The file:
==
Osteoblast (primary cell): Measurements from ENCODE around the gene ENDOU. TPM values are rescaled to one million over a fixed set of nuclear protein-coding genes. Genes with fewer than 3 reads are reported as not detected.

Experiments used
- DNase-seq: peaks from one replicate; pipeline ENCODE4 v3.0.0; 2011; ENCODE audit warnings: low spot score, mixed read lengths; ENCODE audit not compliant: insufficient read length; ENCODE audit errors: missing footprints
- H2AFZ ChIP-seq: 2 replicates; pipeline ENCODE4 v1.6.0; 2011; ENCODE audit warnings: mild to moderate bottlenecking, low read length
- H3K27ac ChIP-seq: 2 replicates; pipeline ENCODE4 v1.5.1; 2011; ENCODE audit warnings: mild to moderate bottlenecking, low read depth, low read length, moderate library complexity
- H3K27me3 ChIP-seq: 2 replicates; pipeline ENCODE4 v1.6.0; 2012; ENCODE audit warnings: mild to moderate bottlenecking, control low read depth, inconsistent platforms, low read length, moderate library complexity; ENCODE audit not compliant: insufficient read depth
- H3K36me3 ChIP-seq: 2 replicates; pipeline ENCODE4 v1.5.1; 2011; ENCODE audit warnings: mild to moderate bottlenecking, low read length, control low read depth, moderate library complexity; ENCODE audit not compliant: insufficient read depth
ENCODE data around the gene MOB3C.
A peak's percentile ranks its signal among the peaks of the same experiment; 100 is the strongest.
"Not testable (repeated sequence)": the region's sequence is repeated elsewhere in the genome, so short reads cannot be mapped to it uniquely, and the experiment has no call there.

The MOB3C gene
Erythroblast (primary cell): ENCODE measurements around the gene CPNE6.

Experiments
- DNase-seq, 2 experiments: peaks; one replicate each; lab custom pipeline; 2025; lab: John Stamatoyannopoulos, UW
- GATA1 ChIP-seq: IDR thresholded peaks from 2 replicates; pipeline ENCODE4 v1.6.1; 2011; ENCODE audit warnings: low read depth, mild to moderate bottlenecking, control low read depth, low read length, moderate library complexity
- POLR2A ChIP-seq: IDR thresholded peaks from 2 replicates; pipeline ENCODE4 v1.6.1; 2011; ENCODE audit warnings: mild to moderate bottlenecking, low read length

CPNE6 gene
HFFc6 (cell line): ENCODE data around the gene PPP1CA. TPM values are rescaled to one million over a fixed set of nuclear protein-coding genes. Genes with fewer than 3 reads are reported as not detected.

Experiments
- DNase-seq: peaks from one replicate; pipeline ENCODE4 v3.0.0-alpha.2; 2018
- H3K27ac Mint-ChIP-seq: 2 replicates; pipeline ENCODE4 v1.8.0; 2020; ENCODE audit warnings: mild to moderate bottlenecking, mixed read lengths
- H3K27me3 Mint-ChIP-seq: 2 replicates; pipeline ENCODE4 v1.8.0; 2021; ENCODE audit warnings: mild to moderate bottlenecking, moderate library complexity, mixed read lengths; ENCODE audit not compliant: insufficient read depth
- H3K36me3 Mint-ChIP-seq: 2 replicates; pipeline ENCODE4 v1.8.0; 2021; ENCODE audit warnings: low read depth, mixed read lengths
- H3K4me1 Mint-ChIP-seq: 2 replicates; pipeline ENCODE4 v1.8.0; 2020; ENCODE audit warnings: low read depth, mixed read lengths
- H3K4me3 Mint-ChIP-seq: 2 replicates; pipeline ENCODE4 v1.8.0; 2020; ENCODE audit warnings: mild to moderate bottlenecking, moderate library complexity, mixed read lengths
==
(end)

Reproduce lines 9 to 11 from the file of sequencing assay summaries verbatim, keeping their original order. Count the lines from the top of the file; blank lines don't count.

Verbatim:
A peak's percentile ranks its signal among the peaks of the same experiment; 100 is the strongest.
"Not testable (repeated sequence)": the region's sequence is repeated elsewhere in the genome, so short reads cannot be mapped to it uniquely, and the experiment has no call there.

The MOB3C gene